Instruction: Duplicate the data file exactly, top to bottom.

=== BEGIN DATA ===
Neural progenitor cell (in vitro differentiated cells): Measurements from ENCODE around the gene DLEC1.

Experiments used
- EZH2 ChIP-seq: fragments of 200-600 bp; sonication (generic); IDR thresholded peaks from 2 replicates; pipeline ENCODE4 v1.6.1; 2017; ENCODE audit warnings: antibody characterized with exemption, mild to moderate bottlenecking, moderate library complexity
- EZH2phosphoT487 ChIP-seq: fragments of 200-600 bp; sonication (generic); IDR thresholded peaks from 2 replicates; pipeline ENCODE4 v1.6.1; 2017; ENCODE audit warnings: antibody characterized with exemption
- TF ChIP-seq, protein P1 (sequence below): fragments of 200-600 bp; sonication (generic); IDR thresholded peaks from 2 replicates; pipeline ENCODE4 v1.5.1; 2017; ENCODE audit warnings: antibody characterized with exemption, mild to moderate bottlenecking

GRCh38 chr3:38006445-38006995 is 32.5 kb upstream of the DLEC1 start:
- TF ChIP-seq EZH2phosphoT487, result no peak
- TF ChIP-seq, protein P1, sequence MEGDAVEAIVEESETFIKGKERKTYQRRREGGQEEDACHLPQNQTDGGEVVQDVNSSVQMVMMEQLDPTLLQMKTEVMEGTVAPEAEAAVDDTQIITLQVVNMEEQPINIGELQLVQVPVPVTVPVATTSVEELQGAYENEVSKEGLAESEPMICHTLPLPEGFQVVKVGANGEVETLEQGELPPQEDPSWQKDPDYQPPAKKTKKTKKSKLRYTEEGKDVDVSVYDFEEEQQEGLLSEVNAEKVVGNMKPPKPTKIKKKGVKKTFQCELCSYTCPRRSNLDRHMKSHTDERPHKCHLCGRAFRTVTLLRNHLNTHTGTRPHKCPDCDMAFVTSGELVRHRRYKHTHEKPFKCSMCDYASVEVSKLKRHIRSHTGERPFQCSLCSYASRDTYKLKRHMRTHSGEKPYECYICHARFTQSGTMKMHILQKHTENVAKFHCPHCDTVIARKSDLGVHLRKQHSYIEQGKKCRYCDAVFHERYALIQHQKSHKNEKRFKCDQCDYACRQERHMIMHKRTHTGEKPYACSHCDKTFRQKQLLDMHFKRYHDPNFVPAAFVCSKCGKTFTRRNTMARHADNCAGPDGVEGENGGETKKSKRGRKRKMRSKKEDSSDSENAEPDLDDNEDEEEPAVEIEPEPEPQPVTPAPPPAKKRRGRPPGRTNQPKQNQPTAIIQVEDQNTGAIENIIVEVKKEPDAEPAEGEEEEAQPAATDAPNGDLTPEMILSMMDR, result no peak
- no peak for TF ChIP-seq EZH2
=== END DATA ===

Neural progenitor cell (in vitro differentiated cells): Measurements from ENCODE around the gene DLEC1.

Experiments used
- EZH2 ChIP-seq: fragments of 200-600 bp; sonication (generic); IDR thresholded peaks from 2 replicates; pipeline ENCODE4 v1.6.1; 2017; ENCODE audit warnings: antibody characterized with exemption, mild to moderate bottlenecking, moderate library complexity
- EZH2phosphoT487 ChIP-seq: fragments of 200-600 bp; sonication (generic); IDR thresholded peaks from 2 replicates; pipeline ENCODE4 v1.6.1; 2017; ENCODE audit warnings: antibody characterized with exemption
- TF ChIP-seq, protein P1 (sequence below): fragments of 200-600 bp; sonication (generic); IDR thresholded peaks from 2 replicates; pipeline ENCODE4 v1.5.1; 2017; ENCODE audit warnings: antibody characterized with exemption, mild to moderate bottlenecking

GRCh38 chr3:38006445-38006995 is 32.5 kb upstream of the DLEC1 start:
- TF ChIP-seq EZH2phosphoT487, result no peak
- TF ChIP-seq, protein P1, sequence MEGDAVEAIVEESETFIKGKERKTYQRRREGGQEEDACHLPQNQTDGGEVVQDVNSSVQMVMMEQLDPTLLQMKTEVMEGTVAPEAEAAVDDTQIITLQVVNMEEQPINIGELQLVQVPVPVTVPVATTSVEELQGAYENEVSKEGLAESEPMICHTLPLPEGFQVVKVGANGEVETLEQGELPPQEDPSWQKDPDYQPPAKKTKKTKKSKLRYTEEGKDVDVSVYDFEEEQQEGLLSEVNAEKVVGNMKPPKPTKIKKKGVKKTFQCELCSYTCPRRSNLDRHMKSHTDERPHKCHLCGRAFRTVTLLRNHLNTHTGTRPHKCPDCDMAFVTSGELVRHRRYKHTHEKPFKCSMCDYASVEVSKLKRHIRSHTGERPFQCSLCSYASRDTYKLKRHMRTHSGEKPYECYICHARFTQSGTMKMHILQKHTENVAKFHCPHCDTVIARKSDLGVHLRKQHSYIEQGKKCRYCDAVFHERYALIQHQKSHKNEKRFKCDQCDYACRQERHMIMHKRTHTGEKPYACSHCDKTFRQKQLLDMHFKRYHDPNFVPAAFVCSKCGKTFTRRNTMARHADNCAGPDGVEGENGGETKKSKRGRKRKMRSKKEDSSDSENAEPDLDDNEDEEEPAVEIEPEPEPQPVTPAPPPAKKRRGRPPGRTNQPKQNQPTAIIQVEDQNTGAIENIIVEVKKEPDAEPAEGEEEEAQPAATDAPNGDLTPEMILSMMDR, result no peak
- no peak for TF ChIP-seq EZH2